Do Leftists Control College Campuses?
intolerant environment for free speech in America over the last few
decades, with conservative students, speakers, and ideas in the
crosshairs of hostile leftist professors and administrators who use
their resources to advance a radical political agenda while suppressing
My granddaughter (raised in a non religious, non political household so not prepared for the onslaught) attends Bucknell and told me of a program called "Posse" that is government funded and pays tuition (or the school waves tuition) for "activist" students chosen from highschools to attend free. For example one campus meeting run by Posse had students stand up and personally answer questions and discuss, "Is this a "safe" campus for homosexuals?"
Exclusive: Kevin DeAnna
The first sign of things to come was the decision by Davidson College to suspend Chick-fil-A from operating on campus. The school stressed that there was no final decision but that they wanted more “student input” about building an “inclusive community.”
As a veteran college activist on controversial issues, take it from me that conservatives are outgunned on campus. At many colleges and universities, the only right-of-center group is the College Republicans, which of course is primarily interested in electing anyone who has an “R” next to his name. Leftists have a wide variety of ideological and political groups to utilize, as well as a vast network of nominally “apolitical” multicultural and sexual groups that receive large amounts of funding and official campus support.
Even the other right-of-center groups that do exist are not going to touch this issue. As reported in a recent story in the New York Times, campus conservatives mostly ignore social issues, while some libertarian groups even define homosexuality as central to their cause. While some of this is out of belief, much more is out of fear. There is a well-funded campus infrastructure in place to support progressive social beliefs, and there is nothing in support of social conservatives. It’s far easier – and safer – to limit activism to harmless quibbling about free trade.
The leftist counter-offensive will not be limited to Davidson. At least 30 other colleges have had petitions started to drive Chick-fil-A off campus. It has nothing to do with what the majority wants or even freedom of speech. The fact remains that the progressive left generally has a structural advantage in campus battles, and the campus right is generally interested in economic issues. A militant minority always triumphs against an apathetic majority, and I would not be surprised to see Chick-fil-A successfully purged from most campuses within the next year.
Even off campus, conservatives face structural disadvantages. Mitt Romney was notably silent about the issue, preferring to talk about the economy. This is probably because many of his most prominent financial backers are also backing referendums to legalize homosexual marriage in several states. Nor is this some kind of an exception – the most important group in intimidating the Republican legislature in New York into passing gay marriage were the rich Republican donors straight out of an Occupy parody about the 1 percent.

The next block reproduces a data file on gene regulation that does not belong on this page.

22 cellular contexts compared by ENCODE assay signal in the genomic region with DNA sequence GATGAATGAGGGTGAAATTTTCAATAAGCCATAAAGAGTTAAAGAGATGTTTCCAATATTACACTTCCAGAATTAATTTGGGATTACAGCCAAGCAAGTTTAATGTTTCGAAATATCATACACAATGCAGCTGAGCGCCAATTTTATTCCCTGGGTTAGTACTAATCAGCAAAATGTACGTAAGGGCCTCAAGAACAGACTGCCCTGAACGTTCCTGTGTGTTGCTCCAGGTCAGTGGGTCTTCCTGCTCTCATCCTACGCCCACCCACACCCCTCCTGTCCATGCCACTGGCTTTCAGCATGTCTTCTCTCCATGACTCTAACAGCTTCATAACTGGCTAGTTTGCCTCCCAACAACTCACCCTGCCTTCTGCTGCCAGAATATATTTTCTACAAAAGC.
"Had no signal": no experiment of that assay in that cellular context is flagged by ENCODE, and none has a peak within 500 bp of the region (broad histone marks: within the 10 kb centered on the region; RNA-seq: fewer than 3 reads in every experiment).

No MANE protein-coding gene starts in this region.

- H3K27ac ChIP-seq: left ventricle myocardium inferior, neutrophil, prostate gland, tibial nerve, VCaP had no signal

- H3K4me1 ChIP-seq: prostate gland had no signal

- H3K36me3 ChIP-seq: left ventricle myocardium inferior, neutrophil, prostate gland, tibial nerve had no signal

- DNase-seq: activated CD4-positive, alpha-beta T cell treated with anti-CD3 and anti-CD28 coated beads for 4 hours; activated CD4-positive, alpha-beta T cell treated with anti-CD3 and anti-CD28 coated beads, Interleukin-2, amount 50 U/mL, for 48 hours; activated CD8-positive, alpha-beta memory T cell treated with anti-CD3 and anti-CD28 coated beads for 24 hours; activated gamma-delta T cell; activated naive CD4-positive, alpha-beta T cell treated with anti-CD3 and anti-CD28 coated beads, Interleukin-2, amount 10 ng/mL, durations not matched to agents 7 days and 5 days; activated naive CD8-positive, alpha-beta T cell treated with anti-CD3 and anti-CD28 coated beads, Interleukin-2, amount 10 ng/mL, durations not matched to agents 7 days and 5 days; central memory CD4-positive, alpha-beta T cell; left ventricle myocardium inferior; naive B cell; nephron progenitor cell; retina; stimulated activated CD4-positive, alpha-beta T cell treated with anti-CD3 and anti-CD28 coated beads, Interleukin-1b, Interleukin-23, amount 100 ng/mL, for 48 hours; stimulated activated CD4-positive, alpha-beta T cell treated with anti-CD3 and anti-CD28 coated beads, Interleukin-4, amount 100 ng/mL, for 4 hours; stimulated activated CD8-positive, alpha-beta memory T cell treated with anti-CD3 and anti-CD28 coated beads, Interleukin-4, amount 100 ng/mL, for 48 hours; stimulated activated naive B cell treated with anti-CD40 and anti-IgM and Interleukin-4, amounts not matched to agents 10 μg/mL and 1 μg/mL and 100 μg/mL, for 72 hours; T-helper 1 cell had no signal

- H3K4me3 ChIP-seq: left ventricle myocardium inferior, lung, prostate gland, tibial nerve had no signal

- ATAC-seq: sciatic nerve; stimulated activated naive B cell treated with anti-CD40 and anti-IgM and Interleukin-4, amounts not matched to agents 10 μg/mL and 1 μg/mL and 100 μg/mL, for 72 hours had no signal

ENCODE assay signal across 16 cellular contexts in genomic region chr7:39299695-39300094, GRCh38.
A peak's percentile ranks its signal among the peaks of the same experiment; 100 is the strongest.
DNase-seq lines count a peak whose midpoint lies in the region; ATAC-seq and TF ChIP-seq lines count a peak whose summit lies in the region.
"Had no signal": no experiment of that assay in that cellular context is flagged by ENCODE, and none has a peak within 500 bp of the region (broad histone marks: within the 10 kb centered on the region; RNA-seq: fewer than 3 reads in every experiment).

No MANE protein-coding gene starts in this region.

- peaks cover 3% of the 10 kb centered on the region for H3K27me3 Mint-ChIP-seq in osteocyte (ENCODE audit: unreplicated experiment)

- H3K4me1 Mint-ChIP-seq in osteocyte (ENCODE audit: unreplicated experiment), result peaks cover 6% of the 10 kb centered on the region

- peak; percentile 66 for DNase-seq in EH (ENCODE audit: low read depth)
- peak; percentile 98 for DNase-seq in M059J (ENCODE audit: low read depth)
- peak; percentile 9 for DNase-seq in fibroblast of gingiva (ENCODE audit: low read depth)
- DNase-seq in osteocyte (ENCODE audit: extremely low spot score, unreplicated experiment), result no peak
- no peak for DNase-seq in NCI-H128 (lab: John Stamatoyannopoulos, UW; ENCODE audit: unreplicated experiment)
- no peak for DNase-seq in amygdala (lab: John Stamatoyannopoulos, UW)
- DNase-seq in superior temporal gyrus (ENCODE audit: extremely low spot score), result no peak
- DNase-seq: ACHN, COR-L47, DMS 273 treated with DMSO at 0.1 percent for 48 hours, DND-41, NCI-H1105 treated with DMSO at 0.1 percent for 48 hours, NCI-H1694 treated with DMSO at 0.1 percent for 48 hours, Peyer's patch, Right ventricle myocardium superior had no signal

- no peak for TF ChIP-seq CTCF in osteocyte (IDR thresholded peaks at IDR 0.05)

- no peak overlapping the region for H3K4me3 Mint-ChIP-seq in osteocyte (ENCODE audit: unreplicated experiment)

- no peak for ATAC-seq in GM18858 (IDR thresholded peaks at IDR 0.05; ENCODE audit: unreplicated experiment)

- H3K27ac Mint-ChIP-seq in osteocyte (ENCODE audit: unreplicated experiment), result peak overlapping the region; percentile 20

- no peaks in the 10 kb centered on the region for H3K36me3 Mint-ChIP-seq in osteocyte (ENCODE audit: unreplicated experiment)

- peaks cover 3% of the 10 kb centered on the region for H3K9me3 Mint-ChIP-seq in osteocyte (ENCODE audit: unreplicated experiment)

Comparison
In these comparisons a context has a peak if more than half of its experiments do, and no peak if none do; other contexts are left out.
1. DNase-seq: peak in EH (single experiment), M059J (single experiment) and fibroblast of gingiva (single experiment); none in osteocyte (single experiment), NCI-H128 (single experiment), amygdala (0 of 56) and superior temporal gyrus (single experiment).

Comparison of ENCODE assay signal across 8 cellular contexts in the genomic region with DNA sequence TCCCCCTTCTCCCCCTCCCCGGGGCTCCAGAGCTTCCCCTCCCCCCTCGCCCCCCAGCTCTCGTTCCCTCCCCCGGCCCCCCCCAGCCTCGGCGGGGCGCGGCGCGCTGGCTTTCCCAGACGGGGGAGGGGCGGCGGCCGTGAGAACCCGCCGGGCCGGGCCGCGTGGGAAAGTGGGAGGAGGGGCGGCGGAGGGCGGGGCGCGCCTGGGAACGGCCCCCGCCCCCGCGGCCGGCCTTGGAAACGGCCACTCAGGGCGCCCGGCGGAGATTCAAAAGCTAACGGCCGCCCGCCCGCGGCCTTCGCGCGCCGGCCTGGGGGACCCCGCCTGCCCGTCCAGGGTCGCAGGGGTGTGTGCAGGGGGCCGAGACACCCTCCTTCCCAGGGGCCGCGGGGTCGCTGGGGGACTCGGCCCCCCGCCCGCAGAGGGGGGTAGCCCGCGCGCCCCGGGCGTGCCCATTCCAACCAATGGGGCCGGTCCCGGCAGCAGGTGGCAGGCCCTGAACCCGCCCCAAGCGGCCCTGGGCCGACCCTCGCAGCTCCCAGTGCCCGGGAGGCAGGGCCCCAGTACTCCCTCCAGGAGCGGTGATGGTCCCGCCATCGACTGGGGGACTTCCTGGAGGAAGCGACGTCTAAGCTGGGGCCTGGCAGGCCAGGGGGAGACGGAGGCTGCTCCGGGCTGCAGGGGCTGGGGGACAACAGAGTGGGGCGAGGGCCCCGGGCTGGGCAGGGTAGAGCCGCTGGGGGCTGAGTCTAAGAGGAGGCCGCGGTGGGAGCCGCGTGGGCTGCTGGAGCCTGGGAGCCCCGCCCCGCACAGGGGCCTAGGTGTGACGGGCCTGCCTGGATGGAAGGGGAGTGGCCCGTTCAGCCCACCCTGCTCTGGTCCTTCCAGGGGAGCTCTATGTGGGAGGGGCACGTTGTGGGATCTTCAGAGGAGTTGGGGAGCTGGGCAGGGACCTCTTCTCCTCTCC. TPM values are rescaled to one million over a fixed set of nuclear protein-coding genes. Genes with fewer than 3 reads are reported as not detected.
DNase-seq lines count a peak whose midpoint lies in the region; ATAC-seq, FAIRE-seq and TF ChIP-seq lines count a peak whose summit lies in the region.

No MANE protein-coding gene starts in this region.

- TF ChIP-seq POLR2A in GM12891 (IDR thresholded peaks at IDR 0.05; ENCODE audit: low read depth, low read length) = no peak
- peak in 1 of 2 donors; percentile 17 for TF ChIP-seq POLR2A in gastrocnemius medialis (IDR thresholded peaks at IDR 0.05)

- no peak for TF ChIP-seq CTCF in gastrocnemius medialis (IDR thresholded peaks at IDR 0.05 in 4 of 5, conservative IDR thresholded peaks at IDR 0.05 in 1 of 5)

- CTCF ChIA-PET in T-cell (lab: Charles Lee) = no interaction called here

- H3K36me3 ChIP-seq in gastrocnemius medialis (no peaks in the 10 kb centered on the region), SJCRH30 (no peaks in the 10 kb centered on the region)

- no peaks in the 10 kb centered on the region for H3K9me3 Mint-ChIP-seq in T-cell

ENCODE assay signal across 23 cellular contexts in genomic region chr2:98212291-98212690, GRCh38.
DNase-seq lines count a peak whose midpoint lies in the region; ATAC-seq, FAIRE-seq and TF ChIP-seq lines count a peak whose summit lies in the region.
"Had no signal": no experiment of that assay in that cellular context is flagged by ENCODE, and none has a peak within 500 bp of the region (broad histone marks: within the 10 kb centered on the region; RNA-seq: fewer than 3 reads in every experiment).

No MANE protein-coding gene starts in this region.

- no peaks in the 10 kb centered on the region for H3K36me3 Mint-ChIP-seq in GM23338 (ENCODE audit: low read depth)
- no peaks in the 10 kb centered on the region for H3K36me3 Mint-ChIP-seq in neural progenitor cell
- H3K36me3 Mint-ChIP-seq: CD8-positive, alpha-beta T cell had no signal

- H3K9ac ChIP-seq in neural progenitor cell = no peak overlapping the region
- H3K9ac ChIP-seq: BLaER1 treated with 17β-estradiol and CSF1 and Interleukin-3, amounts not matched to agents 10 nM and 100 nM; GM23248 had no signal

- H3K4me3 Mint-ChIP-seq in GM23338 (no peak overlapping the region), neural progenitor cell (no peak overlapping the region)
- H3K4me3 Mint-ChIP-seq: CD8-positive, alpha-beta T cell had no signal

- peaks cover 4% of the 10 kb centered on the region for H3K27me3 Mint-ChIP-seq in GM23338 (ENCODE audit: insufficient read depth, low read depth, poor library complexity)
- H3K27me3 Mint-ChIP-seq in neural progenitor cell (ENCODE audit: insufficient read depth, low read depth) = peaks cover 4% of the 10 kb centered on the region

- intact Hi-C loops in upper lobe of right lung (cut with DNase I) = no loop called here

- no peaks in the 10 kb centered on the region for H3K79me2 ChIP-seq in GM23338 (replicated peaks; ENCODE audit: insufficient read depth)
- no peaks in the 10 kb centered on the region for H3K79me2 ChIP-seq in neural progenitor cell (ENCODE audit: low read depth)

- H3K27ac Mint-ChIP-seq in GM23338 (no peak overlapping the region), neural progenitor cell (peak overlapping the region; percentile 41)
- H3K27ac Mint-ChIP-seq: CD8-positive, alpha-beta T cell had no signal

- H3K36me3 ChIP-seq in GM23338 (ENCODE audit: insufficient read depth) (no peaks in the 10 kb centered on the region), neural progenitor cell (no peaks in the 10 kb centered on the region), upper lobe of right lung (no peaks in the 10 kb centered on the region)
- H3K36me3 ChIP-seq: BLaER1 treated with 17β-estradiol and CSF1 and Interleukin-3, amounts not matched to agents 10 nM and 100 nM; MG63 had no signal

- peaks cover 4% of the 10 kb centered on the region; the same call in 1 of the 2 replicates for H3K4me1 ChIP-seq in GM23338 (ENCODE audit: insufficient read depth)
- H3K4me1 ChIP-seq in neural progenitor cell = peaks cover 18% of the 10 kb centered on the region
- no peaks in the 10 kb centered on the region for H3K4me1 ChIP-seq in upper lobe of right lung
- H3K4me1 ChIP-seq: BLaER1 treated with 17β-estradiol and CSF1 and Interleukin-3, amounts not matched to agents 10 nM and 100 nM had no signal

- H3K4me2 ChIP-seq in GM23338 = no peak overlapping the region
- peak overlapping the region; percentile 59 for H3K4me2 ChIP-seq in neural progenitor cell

Conservatives and libertarians can take solace in rhetoric about “limited government” and “freedom of speech,” but the truth is more complicated. The hard reality is that what is and is not acceptable to say is a product of power, not free choice. Culture is a product as much as any plastic toy, the outcome of conflict and dialogue among educational, media, social and religious institutions. What Lenin called the “Commanding Heights of the Economy” are not nearly as important as the “Commanding Heights of the Culture,” and Christians and traditionalists need to realize they are all in enemy hands, especially on the campuses. The beliefs of a society don’t just develop organically – they are imposed.
This is why the left doesn’t win through open debate in the marketplace of ideas. It wins by cutting off access, funding and legitimacy from any groups or individuals that defy the egalitarian zeitgeist.
This is why, tactically, they are right to oppose Chick-fil-A and drive it off campuses. This is why they were correct to pressure business into dropping support for the American Legislative Exchange Council following the Trayvon Martin/George Zimmerman controversy. This is why conservatives ignore corporations like Wal-Mart, Facebook, Home Depot and News Corp. (parent company of Fox News)donating to the likes of Al Sharpton at their peril. This is why no matter how many referendums, primaries or general elections conservatives win, it never seems to change anything.
Unfortunately, progressives are right. By driving Chick-fil-A off campuses, by denying funds to pro-family groups, by making where you go to lunch a political decision, they are shaping the culture (and electorate) of the future. It’s uncomfortable to admit, but the personal is political, and whether it’s controlled by the government or not has little to do with it.
It’s bigger than the battle over marriage. Politics is about who, not what, and remaining neutral simply means that others will determine the kind of world you and your children will live in.
It doesn’t matter if the majority of Americans are Christians or conservatives or patriots – the people in charge are not.
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